NoMachine currently supports two-factor authentication but this doesn't currently include authentication via UF2-enabled USB or NFC devices such as YubiKey. Support for such devices will be added in the future:
Supporting the Universal 2nd Factor authentication standard for two-factor authentication
With the implementation of the above FR, full support of U2F/TOTP authentication in SSH and NX protocols will be available.
In the meantime, it's possible to support U2F/TOTP authentication in both SSH and NX protocol by following the general procedure described below. This requires basic skills of Linux procedures.
To get started, openssh needs to be configured on both client and server side.
It is recommended to use openssh-6.7p1.
Download the OpenSSH source package from the following link:
1) Extract the archive of the OpenSSH source code:
tar xvzf openssh-6.7p1.tar.gz
2) OpenSSH doesn't have U2F support by default, it's therefore necessary to patch the source code to add it.
Retrieve the diff file from this link and save it on the computer in the top directory of OpenSSH:
3) Enter the directory of OpenSSH, openssh-6.7p1, and patch the source by running:
patch -p1 < "file_name".patch
where "file_name".patch is the name of the diff file.
4) Then configure OpenSSH and build the patched source:
sudo rm -f configure
sudo autoconf -i
sudo configure –with-u2f
sudo make install
This procedure has to be done on:
(a) client side - the patched SSH client will be placed in /usr/local/bin/ssh.
You will then need to use it instead of the original SSH client.
(b) on server side – the patched SSH server (sshd) will be installed in /usr/local/sbin/sshd.
This is the SSH daemon to be used on the system in order to support UF2.
Before proceeding with the next steps, add the U2F device to the server host.
Making the necessary changes on the server side
On server side, update the sshd_config file.
Add these following lines at the end of the file:
To register U2F key for a given user, use next command:
ssh -o U2FMode=registration user@host
Replace user with the proper username, SSH will ask for the password of that user. Once authorized correctly you should see:
Authenticated with partial success.
Please touch your U2F security key now.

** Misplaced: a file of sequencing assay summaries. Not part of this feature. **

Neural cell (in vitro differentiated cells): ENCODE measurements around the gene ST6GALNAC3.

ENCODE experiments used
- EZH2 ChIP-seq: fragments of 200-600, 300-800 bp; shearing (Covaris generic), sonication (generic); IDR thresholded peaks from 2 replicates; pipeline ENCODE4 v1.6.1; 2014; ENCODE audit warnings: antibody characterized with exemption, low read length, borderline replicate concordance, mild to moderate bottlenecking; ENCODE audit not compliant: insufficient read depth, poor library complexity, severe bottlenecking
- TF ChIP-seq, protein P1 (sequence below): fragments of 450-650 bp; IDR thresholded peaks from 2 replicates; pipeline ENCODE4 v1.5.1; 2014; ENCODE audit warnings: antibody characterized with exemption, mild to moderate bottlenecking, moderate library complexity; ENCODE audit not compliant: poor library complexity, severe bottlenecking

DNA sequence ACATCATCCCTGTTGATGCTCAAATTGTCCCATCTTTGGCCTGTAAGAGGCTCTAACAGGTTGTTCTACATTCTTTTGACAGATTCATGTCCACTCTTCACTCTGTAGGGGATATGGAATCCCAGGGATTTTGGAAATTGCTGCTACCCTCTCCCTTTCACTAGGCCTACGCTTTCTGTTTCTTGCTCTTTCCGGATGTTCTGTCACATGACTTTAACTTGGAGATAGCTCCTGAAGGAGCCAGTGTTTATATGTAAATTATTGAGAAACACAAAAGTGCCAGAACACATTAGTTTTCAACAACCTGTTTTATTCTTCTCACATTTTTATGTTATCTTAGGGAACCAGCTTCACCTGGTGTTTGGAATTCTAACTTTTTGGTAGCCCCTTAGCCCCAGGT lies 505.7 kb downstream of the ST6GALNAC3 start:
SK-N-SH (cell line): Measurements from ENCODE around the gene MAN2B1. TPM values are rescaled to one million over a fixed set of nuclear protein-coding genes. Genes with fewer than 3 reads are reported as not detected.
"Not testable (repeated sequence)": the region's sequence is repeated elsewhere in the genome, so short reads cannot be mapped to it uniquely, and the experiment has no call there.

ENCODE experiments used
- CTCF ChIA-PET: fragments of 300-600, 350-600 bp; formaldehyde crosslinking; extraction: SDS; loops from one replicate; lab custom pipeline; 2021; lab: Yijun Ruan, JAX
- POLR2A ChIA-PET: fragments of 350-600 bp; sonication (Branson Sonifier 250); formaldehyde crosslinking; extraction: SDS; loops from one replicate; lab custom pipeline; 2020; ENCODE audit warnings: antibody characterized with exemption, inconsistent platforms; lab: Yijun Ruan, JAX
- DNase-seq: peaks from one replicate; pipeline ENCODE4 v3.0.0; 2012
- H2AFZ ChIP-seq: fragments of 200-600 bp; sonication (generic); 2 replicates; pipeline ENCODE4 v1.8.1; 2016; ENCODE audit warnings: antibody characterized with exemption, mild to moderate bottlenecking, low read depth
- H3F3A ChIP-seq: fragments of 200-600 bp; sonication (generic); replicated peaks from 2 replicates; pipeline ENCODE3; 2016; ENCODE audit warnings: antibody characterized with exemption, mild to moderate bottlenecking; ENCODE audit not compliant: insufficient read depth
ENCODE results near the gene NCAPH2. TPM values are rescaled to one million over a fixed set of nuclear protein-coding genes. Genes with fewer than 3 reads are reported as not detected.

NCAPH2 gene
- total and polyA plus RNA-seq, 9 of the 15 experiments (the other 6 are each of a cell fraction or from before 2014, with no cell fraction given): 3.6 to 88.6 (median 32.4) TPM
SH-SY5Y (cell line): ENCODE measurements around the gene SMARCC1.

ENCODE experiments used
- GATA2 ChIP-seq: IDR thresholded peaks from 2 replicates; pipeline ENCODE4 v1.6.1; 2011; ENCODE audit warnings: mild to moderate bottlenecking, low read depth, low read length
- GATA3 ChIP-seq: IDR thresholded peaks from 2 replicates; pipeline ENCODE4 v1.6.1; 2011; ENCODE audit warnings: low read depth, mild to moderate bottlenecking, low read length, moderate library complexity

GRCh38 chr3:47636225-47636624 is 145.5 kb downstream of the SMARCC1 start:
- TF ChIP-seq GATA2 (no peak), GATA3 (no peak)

The token will be then provided, for example:
ssh-u2f BKn6/dAyMahAQQi0XqpW4u2GVLOt3dXN7eXi+wtljpWzptfaLBzOuKzDenU21pLbpp5R/HFEjyL5jG4t6XcGcxmalviUrnjf5tAJfagJ7kPNF0RSfxfoozGo+G4xOp38YqxJ1BP8WhZnVTSsn8exvLgBiq4H6rgrJsIvN9NaHqFk my security key
This token must be placed in the authorized_keys file, by default: /home/user/.ssh/authorized_keys
Two factor authentication will then be available for that specific user.
Run from a console:
It will ask for the password. After entering the password, the following message will show:
"Please touch your U2F security key now."
Upon touching, the user will then be authenticated.
Making the necessary changes on the client side
To permit the NoMachine client to use YubiKey some changes in nxplayer config file are necessary. The default location of that file is in the home of the given user:
Find it and change the following lines:
<option key="SSH client mode" value="library" />
<option key="SSH client mode" value="native" />
<option key="SSH Client" value="/usr/bin/ssh" />
<option key="SSH Client" value="/usr/local/bin/ssh" />.
In this way the NoMachine client will use the SSH client patched for the UF2 support.
Then create a wrapper script for /usr/local/bin/ssh.
Rename it, for example:
sudo mv /usr/local/bin/ssh /usr/local/bin/ssh_orig
Create a file named "ssh" which will be a bash script.
sudo touch /usr/local/bin/ssh
sudo chmod 755 /usr/local/bin/ssh
And add the following content:
exec "/usr/local/bin/ssh_orig" "-o PreferredAuthentications keyboard-interactive,password,u2f" "$@"
After all these changes, start the NoMachine client and try to connect to the NoMachine server on the U2F enabled host.
In the connection configuration, select SSH protocol and authentication type password (default).
After enter correct username and password, the NoMachine client connects to the remote host and the YubiKey device should start blinking. Touch the YubiKey.
Detailed instructions to use Yubico authentication with NoMachine on Linux are available here: https://www.nomachine.com/AR12Q01064